Business schools: End of innocence
The future is unclear, but there’s no going back to where we were, says Helena van Zyl
It’s too soon for business schools to draw firm lessons from the Covid-19 pandemic on how clients can avoid disaster in future crises, says Helena van Zyl, director of the University of the Free State Business School.
Lockdowns, social distancing and infection fears have ruined companies around the world. In SA, hundreds, possibly thousands, of enterprises could go bust.
However, Van Zyl says schools should not rush to conclusions about how to help clients crisis-proof themselves in the future. “We are all in unclear waters,” she says.
For one thing, she believes there is a danger of overdramatising Covid’s impact on business and society. Ignorance of the virus, allied to rumours and a lack of reliable information, is creating confusion and gloom. Even so, she says, nothing will be quite the same again.
“I do not believe the world will ever completely return to pre-Covid,” she says. “It has taken away the innocence and spontaneity of the world.” For example, the proliferation of online platforms like Zoom and Microsoft Teams has shown that much of the time and cost associated with meetings is no longer necessary. “I believe the days of travelling for meetings have gone,” says Van Zyl.
The same applies to guest lecturers visiting business schools for face-to-face teaching. “I believe guest lectures will in future mostly take place in webinars.”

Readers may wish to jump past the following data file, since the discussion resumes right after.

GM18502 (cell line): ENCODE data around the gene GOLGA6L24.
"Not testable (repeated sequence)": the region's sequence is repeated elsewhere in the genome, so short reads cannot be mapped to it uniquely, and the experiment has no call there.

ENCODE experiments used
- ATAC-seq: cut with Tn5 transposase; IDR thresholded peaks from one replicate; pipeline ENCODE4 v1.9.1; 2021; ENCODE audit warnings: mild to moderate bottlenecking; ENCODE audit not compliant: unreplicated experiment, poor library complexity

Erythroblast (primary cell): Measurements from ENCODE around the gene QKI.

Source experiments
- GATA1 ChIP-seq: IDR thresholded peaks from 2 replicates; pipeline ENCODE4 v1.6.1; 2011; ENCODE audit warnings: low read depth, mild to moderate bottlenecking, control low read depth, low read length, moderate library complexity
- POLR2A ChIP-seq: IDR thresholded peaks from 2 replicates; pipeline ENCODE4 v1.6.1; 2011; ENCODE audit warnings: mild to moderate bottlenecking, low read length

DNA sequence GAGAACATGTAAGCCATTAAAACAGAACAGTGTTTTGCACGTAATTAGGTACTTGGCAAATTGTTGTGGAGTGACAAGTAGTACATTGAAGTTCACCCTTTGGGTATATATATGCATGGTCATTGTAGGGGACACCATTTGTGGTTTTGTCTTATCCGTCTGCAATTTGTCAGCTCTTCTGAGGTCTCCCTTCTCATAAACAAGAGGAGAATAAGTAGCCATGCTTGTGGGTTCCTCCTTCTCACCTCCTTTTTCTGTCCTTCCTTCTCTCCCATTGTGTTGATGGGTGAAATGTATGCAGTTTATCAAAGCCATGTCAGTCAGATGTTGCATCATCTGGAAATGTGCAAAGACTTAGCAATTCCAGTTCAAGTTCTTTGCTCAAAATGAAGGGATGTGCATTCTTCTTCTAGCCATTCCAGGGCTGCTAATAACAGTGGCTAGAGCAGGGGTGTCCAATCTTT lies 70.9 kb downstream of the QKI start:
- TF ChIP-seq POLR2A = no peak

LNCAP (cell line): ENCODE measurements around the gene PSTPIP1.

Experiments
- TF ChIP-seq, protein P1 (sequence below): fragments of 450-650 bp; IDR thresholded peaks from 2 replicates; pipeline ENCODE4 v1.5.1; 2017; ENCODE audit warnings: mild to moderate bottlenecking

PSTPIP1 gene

Free State is one of SA’s smaller business schools, describing itself as “a boutique school filling an important void in the business environment of central SA”. It has 12 full-time faculty, of whom most are women, and 23 part-time, all from business and industry.
Last year, the school taught 371 students on customised corporate programmes, 98 on open programmes and 165 on digital programmes.
Van Zyl says the school was already deep into blended learning – a mixture of online and face-to-face – before Covid-19. “It definitely accelerated and expanded online teaching,” she says. “The school will do everything online for the rest of the year. Fortunately, we have been able to continue with all programmes as scheduled. We even completed MBA selection tests online.”
Nevertheless, she says, face-to-face teaching will always have some advantages, “particularly for the more technical modules and programmes”. Online, despite the “very intensive” demands on lecturer preparation and delivery, has the edge on time and cost.
Van Zyl adds: “What I have experienced is that older students prefer face-to-face contact, while the younger generation sometimes don’t care and may even prefer to work off-campus.”
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